Quintus Fabius Maximus Gurges (consul 265 BC)

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Quintus Fabius Maximus Gurges was Roman consul in 265 BC, and died of wounds received in battle at Volsinii, where he had been sent to help put down a revolt. There is some uncertainty as to his identity.[1]

Controversy[edit]

Traditionally the consul of 265 has been identified as the same Quintus Fabius Maximus Gurges who had previously been consul in 292 and 276 BC. This Gurges was the son of Quintus Fabius Maximus Rullianus, and is usually regarded as the father of Quintus Fabius Maximus Verrucosus. Livy describes Verrucosus as the grandson of Rullianus, and thus the son of Gurges, but passages in Plutarch and Pliny referring to Verrucosus as the great-grandson of Rullianus imply the existence of an intervening generation.[2][3][4] Although Verrucosus is said to have served as an augur for sixty-two years at the time of his death in 203 BC, and thus would have been at least a young man in 265, the interval between his first consulship, in 233 BC, and that of Gurges, in 292, supports the hypothesis that he was Gurges' grandson, rather than his son.[1]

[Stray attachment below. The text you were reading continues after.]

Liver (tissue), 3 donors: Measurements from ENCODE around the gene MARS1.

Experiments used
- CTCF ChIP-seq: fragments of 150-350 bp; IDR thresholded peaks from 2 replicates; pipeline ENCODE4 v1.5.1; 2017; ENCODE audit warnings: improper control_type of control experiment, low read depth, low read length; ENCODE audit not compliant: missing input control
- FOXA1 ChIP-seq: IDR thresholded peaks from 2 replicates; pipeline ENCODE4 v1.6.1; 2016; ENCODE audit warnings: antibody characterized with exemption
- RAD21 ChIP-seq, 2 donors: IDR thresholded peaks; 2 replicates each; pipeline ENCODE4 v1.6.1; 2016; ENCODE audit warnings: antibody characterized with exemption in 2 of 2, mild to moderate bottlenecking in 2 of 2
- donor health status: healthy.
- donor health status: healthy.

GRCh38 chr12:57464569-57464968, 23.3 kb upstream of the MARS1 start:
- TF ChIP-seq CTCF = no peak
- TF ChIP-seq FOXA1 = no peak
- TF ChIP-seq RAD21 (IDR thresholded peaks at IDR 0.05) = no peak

If Verrucosus was the grandson of the consul of 292 and 276 BC, then one hypothesis holds that the Quintus Fabius Maximus Gurges who was consul in 265 was the son of the Gurges who had been consul in 292 and 276; he would also be the father of Verrucosus, and make the latter the great-grandson of Rullianus, as described by Plutarch and Pliny. This view was suggested by Karl Julius Beloch and Attilio Degrassi.[5][1] An alternative hypothesis, however, holds that there was only one Gurges, who was consul in 292, 276, and 265, and that Verrucosus was the son of another Fabius Maximus, perhaps the Quintus Fabius who, as curule aedile in 266 BC, insulted the envoys of Apollonia in Epirus, and was given over to the people of Apollonia for punishment, only to be returned by them unharmed.[6][7] This Fabius would have been the son of Gurges, and had his public career cut short by his own indiscretion. This view was suggested by the Dictionary of Greek and Roman Biography and Mythology, and later followed by Münzer.[8][9]

See also[edit]

References[edit]

  1. ^ a b c Broughton, pp. 200–202.
  2. ^ Livy, xxx. 26.
  3. ^ Plutarch, "The Life of Fabius Maximus", 13, 24.
  4. ^ Pliny, vii. 33.
  5. ^ Beloch, Römische Geschicte, p. 458, note 1.
  6. ^ Livy, Epitome xv.
  7. ^ Valerius Maximus, vi. 6. § 5.
  8. ^ Dictionary of Greek and Roman Biography and Mythology, vol. II, p. 993 (Q. Fabius Maximus, no. 3).
  9. ^ Realencyclopädie der Classischen Altertumswissenschaft (Fabius, nos. 30, 112, 116).

Bibliography[edit]

Political offices
Preceded by
Decimus Junius Pera and Numerius Fabius Pictor
Consul of the Roman Republic
with Lucius Mamilius Vitulus
265 BC
Succeeded by
Appius Claudius Caudex and Marcus Fulvius Flaccus